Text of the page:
Protests follow no indictment in NYPD chokehold case

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A large crowd of protesters took over a section of Manhattan's West Side Highway and were in a standoff with police Wednesday evening, hours after a grand jury declined to indict a white police officer in the death of an unarmed black man on Staten Island earlier this summer — in a case that was recorded on video and showed the dead man crying "I can't breathe."

A crowd estimated to number more than 100 was on the highway and were seen being pushed north by a line of police officers wearing helmets and armed with batons at around 9:30 p.m. At least six protesters were seen detained with plastic restraints, and shouted out their names as they were taken into custody.

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Protesters also staged a "die-in" in the main concourse of Grand Central Terminal and crowds earlier voiced their anger over the grand jury's decision in Times Square.

"I'm outraged," John Grauwiler, 44, said as he joined protests in Times Square. "As a man of color, I'm concerned about the implications of this for me and my friends. I thought the turnout would be different, but this is a wake-up call."

A grand jury on Wednesday declined to indict NYPD Officer Daniel Pantaleo in the death of Eric Garner, 43, who died after being placed in a chokehold while being arrested for allegedly selling untaxed cigarettes on Staten Island on July 17. The incident was captured on video, in which Garner can be heard telling officers "I can't breathe" as he was being restrained.

"I can't breathe" became a rallying cry as crowds gathered in Times Square. Protesters also held their hands up — referencing the death in Ferguson, Missouri, of Michael Brown, who was killed by a police officer who was also not indicted — and held signs reading "Black Lives Matter."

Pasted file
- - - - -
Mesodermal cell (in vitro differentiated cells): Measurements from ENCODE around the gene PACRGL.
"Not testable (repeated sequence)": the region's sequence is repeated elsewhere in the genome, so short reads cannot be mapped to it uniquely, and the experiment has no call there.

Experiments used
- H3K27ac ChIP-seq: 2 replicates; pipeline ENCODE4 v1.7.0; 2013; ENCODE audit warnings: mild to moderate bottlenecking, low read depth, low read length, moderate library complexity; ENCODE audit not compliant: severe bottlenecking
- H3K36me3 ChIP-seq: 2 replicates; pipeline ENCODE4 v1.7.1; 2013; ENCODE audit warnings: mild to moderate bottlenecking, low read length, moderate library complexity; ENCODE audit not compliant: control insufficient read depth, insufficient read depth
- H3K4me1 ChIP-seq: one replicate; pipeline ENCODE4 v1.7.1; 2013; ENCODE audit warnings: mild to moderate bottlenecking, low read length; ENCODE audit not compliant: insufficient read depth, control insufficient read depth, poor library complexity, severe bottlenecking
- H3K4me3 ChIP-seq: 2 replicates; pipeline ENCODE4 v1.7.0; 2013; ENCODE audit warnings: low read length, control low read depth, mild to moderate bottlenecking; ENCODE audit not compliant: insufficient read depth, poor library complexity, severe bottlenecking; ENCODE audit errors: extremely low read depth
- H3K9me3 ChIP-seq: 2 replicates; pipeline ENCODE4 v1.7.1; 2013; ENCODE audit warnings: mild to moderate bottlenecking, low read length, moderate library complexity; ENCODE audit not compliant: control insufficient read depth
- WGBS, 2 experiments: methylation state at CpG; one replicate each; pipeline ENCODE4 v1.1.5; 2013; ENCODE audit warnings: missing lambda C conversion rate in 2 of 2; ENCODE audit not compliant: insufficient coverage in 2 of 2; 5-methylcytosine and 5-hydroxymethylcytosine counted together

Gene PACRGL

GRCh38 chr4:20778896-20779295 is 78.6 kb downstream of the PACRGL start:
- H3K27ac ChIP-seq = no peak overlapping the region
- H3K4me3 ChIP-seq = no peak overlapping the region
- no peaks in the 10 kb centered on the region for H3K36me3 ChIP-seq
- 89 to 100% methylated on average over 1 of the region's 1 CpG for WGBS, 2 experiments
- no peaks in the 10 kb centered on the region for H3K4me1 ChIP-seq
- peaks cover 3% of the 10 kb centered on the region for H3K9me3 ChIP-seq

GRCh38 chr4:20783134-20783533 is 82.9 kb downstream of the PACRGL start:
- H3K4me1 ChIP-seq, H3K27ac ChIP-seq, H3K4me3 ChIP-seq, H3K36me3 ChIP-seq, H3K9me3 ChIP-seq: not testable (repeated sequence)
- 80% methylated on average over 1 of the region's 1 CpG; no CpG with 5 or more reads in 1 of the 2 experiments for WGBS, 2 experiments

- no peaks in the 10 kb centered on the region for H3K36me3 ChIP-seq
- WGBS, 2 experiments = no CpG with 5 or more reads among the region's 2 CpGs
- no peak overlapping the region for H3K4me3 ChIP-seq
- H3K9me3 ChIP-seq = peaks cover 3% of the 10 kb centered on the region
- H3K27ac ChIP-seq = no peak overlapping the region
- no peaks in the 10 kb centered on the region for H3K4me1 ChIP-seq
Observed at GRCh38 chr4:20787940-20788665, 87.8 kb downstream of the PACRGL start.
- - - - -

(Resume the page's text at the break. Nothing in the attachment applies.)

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Others in the crowd chanted, "NYPD, KKK, how many kids did you kill today?" "

"I grew up in the '60s and '70s, we fought to have justice and 40 years later we still don't have justice in this country," said protester Walter Cooper, 65. "I'm very frustrated and upset.

Protesters like Doug Brinson said the decision not to indict was an insult.

"No to indict the man is like a double slap in your face," Brinson told NBC New York. "It's like stomping you down on the ground."

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"A murderer was caught on camera, and for whatever reason they [the grand jury] decided to let a murder go free, and this keeps happening," said protester Adina Bloom, 25, as she marched with others to the Rockefeller Christmas Tree lighting from Times Square. "I don't understand how much more evidence one has to present to face consequences. What more could we have done to show the people of the court a murder occurred?"